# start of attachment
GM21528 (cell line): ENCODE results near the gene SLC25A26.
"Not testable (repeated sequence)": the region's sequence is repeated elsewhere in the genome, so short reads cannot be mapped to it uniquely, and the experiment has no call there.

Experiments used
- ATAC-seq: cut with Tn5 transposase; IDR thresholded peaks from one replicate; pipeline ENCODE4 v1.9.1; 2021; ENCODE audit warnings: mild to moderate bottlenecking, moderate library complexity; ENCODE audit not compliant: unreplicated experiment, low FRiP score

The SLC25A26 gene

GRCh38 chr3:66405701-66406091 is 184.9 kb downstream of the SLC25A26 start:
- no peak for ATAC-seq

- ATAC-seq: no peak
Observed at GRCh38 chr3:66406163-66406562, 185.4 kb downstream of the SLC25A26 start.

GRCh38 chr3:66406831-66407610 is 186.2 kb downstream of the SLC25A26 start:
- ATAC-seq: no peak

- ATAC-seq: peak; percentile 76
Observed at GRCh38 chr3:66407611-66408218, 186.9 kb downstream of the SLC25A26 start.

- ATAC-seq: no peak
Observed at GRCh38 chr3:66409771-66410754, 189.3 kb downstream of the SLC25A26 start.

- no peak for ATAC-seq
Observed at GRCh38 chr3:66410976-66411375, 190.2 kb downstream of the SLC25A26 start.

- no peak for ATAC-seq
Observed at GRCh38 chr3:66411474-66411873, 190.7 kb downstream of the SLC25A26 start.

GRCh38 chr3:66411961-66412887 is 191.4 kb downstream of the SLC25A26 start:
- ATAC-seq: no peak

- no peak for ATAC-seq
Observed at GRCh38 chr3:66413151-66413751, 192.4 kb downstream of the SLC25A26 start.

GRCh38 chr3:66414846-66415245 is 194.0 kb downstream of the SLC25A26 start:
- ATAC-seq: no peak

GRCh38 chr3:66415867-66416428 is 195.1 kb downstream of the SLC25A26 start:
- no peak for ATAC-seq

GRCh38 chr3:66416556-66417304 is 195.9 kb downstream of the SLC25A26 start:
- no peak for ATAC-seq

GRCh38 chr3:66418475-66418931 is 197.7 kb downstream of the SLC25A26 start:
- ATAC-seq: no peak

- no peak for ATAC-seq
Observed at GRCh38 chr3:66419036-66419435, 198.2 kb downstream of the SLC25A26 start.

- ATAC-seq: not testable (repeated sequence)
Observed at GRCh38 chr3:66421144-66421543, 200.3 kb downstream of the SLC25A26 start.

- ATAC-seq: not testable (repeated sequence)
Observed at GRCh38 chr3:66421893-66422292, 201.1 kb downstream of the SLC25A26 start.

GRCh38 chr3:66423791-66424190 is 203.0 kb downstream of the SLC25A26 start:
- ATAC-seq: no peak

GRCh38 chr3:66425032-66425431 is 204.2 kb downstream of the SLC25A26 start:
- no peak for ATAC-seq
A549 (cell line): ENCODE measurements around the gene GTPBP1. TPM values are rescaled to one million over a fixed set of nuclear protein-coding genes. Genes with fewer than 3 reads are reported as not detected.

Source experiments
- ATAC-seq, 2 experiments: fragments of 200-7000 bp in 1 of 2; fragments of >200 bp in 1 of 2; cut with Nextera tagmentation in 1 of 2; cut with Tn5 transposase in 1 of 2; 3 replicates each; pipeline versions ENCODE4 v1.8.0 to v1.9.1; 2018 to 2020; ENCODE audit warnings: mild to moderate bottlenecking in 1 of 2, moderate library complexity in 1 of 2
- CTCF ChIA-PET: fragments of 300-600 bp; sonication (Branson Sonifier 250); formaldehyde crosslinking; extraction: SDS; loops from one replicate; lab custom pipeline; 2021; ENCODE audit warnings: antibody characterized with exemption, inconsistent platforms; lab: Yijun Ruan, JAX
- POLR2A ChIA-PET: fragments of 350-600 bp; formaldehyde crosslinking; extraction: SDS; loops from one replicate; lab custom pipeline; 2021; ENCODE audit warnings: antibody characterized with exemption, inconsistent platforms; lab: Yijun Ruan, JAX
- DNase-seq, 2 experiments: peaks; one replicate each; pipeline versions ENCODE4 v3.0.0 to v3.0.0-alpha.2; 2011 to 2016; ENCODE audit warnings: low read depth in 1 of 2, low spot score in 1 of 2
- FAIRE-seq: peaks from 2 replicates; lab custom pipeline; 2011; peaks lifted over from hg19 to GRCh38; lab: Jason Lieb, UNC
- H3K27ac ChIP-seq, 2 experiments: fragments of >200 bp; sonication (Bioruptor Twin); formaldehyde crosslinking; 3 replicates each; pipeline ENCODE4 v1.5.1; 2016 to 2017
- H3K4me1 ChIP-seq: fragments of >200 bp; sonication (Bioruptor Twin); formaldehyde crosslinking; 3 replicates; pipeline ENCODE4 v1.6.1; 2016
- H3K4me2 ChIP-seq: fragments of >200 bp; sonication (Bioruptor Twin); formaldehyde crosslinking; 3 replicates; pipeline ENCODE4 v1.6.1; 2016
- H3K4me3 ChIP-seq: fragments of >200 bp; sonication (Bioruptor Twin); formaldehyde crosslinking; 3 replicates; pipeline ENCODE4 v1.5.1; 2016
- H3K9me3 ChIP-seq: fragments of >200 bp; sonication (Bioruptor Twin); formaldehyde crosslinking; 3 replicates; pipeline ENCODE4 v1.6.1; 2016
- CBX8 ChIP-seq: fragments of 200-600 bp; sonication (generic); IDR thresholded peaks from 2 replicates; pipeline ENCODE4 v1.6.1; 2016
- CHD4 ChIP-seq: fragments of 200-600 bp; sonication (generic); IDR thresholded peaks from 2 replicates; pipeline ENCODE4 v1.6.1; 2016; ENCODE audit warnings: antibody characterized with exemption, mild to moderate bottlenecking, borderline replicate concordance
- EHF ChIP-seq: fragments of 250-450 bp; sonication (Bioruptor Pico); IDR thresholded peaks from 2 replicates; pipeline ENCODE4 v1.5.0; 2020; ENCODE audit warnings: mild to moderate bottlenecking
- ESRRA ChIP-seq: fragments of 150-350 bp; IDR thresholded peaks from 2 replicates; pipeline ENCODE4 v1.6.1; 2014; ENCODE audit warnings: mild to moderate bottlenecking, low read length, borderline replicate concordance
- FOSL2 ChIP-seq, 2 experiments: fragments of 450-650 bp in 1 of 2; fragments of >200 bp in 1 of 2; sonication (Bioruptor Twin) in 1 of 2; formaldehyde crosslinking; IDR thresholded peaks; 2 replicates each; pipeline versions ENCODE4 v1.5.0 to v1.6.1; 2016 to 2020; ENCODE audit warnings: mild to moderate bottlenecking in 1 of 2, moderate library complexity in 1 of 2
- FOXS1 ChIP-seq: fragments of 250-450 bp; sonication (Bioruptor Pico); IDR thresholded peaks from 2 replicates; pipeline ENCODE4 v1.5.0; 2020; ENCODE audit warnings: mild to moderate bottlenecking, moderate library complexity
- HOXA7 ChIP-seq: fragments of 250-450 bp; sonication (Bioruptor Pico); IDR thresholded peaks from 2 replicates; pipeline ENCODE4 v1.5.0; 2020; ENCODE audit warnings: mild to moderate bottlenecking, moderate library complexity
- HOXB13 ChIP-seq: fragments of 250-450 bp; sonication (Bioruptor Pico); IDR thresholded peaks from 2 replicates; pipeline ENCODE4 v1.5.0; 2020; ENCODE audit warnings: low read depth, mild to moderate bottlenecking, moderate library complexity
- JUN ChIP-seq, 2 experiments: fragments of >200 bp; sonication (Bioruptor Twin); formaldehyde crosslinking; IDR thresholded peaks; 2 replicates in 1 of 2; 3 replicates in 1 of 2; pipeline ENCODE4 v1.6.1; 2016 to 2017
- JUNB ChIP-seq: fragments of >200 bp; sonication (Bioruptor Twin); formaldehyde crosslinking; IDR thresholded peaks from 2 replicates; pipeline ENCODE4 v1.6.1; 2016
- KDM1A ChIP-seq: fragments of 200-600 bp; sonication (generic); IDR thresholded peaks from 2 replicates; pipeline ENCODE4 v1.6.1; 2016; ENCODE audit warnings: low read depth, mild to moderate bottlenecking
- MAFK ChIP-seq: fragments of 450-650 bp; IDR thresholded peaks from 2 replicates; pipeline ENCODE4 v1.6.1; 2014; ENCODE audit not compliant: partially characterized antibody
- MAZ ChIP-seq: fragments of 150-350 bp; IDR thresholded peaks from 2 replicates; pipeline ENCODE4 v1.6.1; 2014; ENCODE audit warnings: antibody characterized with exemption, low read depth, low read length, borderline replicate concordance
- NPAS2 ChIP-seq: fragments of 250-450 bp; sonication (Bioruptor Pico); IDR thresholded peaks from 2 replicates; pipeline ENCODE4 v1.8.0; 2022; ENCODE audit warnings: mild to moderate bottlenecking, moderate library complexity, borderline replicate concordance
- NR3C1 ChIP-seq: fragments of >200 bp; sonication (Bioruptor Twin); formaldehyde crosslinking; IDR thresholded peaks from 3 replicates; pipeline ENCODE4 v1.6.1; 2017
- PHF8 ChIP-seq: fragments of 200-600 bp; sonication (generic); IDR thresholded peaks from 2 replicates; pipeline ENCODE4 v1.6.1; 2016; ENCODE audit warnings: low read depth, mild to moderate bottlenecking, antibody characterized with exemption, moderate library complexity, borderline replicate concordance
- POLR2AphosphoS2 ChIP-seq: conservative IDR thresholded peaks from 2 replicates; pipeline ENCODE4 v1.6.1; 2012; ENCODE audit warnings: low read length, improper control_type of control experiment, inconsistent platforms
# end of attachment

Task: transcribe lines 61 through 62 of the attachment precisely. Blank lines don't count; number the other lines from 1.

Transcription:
- HOXB13 ChIP-seq: fragments of 250-450 bp; sonication (Bioruptor Pico); IDR thresholded peaks from 2 replicates; pipeline ENCODE4 v1.5.0; 2020; ENCODE audit warnings: low read depth, mild to moderate bottlenecking, moderate library complexity
- JUN ChIP-seq, 2 experiments: fragments of >200 bp; sonication (Bioruptor Twin); formaldehyde crosslinking; IDR thresholded peaks; 2 replicates in 1 of 2; 3 replicates in 1 of 2; pipeline ENCODE4 v1.6.1; 2016 to 2017